Corned beef and cabbage, no matter what we’ve been raised to believe, isn’t a national Irish dish, and the tradition of eating it on Saint Patrick’s Day, far from being Irish, is as American as mom and apple pie.
Similarly American are Saint Patrick’s Day parades—the first was held in New York City in 1762—and it’s Americans (trust us) who invented green beer.
On March 17, the Irish are much more likely to eat bacon with their cabbage, and to down a pint or two of (non-green) Guinness. In fact, until relatively recent times, they didn’t even get the Guinness. Saint Patrick’s Day in Ireland traditionally was a religious holiday. The pubs closed down and people went to church.
Ireland has a long history of producing and exporting corned beef, but historically, most Irish never got a chance to eat it. In ancient Ireland, cattle were valuable property, the contemporary equivalent of money in the bank. They were kept for milk and labor, and were only slaughtered, reluctantly, when they were well past their prime. The majority of the population lived on milk, grains, and bacon. Only the richest of the rich ate beef. The earliest mention of corned beef seems to have appeared in a 12th-century poem12th-century poem12th-century poem poking fun at King Cathal Mac Finguine, a notorious glutton.
So what is it? Corned beef actually has nothing to do with corn. “Corn” is an archaic term for kernel—that is, anything vaguely seed-sized—and in this case refers to the coarse granules of sea or rock salt that were originally used to preserve the beef. According to Sue Shephard’s Pickled, Potted, and Canned: How the Art and Science of Food Preserving Changed the World, at some point in the 17th century, it was discovered that adding saltpeter to the salt made for even better keeping qualities. This apparently came to light after a nameless and nervous-making experimenter decided to rub his hanging game with gunpowder. (Saltpeter, chemically potassium nitrate, is the prime constituent of gunpowder; other ingredients are sulfur and charcoal.) Saltpeter is effective because it kills Clostridium botulinum, the agent that causes botulism. At the same time, by interacting with myoglobin, an essential protein in muscle, added saltpeter (or, commonly today, added nitrites) turns salted meat an attractive pink, as opposed to the saltpeter-less meat’s dingy gray.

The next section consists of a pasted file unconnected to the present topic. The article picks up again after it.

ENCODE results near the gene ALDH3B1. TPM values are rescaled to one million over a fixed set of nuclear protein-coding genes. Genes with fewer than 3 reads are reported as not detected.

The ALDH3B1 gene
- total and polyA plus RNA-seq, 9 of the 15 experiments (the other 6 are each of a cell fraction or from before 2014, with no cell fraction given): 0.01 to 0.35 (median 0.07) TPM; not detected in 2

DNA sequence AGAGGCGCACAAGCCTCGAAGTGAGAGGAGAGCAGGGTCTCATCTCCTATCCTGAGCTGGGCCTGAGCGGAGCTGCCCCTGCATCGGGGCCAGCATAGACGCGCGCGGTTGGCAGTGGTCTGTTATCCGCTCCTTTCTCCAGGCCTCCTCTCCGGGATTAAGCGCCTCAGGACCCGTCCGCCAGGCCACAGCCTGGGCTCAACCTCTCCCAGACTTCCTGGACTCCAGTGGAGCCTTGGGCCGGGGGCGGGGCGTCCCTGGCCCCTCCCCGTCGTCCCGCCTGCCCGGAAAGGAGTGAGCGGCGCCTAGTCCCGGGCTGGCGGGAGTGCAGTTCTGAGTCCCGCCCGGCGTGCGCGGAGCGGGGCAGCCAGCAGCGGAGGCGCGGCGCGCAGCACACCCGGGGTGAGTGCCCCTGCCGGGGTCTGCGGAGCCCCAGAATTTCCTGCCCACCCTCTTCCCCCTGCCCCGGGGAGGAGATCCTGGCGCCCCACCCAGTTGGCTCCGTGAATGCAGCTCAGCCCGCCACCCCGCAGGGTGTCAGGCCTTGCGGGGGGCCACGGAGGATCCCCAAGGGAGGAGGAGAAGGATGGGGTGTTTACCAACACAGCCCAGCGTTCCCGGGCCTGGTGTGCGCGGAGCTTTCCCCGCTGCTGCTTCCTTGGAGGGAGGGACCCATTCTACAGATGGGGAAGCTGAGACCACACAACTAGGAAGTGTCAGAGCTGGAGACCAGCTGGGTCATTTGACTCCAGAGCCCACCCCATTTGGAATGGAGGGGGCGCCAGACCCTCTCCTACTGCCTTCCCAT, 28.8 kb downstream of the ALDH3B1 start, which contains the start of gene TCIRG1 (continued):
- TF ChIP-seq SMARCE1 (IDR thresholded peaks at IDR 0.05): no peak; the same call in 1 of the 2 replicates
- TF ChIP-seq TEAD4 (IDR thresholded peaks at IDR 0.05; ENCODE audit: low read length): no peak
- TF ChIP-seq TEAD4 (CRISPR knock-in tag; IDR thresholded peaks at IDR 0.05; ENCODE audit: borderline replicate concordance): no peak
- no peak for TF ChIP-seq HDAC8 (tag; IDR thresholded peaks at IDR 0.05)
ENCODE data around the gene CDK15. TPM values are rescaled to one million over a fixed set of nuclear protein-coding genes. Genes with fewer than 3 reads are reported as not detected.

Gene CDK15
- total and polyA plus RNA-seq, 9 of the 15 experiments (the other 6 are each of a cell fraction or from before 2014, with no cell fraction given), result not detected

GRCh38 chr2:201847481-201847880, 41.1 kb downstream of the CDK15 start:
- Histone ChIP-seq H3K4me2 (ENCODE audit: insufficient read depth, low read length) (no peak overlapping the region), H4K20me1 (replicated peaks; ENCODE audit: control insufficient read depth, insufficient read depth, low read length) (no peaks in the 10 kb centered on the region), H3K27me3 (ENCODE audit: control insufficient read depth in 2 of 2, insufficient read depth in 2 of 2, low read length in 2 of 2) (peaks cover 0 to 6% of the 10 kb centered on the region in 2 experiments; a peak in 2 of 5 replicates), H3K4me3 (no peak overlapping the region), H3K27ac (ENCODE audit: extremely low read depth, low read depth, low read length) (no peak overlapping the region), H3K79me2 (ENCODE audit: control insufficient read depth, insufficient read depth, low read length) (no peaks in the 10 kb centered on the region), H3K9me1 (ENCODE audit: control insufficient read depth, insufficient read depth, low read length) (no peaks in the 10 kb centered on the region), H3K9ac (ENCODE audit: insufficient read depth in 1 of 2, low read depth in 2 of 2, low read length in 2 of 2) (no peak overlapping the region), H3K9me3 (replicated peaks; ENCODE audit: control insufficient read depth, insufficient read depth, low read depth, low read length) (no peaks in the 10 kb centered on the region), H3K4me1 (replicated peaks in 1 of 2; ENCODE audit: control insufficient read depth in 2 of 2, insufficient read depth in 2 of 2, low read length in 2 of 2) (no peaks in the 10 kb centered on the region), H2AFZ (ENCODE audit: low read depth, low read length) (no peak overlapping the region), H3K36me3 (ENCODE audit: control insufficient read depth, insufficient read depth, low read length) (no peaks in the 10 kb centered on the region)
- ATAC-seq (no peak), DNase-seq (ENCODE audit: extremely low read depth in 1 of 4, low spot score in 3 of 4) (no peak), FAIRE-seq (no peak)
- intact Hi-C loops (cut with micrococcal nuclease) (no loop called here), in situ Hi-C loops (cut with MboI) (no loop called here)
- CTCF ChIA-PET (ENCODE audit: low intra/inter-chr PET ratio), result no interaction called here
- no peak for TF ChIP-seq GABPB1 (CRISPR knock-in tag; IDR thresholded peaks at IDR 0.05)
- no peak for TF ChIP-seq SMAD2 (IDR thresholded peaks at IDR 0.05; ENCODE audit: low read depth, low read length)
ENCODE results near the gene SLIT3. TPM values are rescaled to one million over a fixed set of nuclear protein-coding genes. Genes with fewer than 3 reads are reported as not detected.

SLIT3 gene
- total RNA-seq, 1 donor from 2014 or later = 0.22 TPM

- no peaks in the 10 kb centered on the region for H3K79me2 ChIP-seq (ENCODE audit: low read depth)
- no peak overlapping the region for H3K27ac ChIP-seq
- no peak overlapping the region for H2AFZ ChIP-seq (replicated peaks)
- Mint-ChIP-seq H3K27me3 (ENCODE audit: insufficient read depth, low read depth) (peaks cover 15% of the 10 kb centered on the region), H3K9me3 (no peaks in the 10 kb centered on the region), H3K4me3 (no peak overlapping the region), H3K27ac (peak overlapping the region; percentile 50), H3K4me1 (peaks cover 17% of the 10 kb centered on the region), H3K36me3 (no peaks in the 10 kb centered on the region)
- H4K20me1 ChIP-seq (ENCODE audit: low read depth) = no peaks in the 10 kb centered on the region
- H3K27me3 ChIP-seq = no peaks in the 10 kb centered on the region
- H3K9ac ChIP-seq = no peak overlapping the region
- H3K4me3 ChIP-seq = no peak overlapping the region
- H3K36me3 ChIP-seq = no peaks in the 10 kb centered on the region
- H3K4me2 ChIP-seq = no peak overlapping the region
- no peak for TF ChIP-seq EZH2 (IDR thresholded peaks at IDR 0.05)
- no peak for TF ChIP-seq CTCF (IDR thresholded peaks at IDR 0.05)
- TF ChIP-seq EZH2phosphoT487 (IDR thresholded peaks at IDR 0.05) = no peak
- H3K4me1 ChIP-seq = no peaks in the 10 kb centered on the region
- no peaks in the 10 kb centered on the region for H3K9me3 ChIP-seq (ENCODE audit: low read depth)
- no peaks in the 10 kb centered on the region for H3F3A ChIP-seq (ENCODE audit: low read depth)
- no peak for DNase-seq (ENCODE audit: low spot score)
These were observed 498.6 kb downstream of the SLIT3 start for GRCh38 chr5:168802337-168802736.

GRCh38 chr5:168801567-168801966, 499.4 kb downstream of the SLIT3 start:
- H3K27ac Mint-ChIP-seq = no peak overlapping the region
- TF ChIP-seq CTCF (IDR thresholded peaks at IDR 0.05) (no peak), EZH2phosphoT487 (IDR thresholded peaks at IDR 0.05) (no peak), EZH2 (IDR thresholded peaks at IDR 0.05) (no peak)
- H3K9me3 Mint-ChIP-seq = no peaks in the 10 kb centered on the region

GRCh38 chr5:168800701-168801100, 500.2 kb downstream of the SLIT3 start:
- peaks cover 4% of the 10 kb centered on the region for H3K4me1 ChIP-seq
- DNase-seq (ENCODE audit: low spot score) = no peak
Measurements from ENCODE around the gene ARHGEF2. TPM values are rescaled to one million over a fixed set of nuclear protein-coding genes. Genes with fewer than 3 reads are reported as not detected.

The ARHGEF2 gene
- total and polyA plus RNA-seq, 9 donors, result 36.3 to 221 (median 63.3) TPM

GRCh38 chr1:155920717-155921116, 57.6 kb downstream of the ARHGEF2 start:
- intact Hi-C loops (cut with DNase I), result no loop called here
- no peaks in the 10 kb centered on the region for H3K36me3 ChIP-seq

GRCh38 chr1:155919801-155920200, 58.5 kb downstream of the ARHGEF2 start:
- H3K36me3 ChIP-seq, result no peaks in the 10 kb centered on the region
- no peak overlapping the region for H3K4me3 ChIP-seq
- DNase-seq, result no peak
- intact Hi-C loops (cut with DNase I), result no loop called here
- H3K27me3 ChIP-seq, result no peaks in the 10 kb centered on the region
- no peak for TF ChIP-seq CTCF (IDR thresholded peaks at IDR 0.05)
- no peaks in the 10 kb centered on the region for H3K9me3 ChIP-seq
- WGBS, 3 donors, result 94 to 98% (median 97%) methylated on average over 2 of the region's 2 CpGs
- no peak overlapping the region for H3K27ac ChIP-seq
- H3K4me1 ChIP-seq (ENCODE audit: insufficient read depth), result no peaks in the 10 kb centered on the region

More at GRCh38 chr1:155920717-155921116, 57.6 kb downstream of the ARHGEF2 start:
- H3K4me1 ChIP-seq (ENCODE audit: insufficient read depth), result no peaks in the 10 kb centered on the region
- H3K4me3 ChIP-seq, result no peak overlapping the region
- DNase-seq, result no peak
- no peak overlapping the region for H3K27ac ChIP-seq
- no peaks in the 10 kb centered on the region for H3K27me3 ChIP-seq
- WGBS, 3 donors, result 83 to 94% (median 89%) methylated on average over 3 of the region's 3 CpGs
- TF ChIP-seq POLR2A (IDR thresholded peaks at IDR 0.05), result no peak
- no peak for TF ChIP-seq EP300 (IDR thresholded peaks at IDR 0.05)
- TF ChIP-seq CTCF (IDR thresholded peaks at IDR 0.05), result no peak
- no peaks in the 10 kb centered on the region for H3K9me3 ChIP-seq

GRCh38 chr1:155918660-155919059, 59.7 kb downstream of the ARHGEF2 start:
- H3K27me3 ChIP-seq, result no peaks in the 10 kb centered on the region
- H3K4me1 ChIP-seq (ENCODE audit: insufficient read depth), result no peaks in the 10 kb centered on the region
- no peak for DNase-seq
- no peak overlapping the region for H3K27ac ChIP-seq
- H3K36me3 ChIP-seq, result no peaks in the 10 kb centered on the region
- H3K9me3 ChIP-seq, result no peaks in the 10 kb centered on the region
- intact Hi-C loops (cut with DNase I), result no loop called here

A recipe for corned beef from Mary Randolph’s 1824 The Virginia House-Wife calls for treating a piece of brisket with “two large spoonsful of pounded salt-petre,” a gill of molasses, and a quart of salt. After four days, Mrs. Randolph tells us, this will be ready to eat. She seems to be doubtful as to its keeping qualities, since she recommends storing it in the ice-house.
In general, though, corned beef has a long shelf life. By the 17th century, Irish corned beef was big business —largely driven by the big British appetite for beef. The Irish benefited from a low salt tax, which was a tenth of that levied on British salt imports, and therefore were able to import high-quality salt on the cheap from France, Portugal, and Spain. They, or at least their British landlords, also had lush pastures for fattening cattle.
The combination of affordable salt and plentiful cows resulted in a booming transatlantic trade: Irish corned beef fed the British and French armies and navies, the North American colonists, and plantation owners in the West Indies.
It didn’t, however, feed the Irish. Corned beef, for most Irish families, was far too expensive. By the 19th century, the native Irish were subsisting almost entirely on potatoes. For the one million Irish who emigrated to the United States in the wake of the devastating potato famine of 1845-52, their first taste of corned beef was almost certainly in America.
The corned beef they ate was most likely Jewish, obtained from kosher butchers and delis in abutting immigrant neighborhoods and simmered at home in a pot along with cabbage, turnips, or potatoes. Inexpensive and easy to make, corned beef and cabbage became an Irish immigrant staple. Inevitably, from its popularity on Irish-American dinner tables, it became associated with American celebrations of Saint Patrick’s Day.
The Irish weren’t the only ones to love it. Adopted across the Northeast as New England boiled dinner, corned beef and cabbage – maybe with a few carrots and potatoes – remains the epitome of the solid, down-to-earth, no-frills meal. Abraham Lincoln loved it: the main course for his inaugural dinner on March 4, 1861, was corned beef and cabbage, accompanied by mock turtle soup, parsley potatoes, blackberry pie, and coffee. So did Grover Cleveland, who ranked it among his favorites, along with pickled herring, oatmeal, and snickerdoodles.
And in March, 1965, astronaut John Young was fond enough of corned beef to sneak a sandwich into space on board the Gemini 3 mission, America’s first two-man space flight. Mission Control was peeved and Young and partner Gus Grissom got a reprimand from Congress. That corned-beef sandwich, embedded in acrylic, is now on display at the Grissom Memorial Museum in Mitchell, Indiana.
Want to make your own corned beef for Saint Paddy’s Day? Try this recipe from the Food Network’s Alton Brown.
Would you rather skip the beef and make authentic Irish soda bread? Find Irish chef Darina Allen’s recipe in What the Real Irish Eat on St. Patrick’s Day.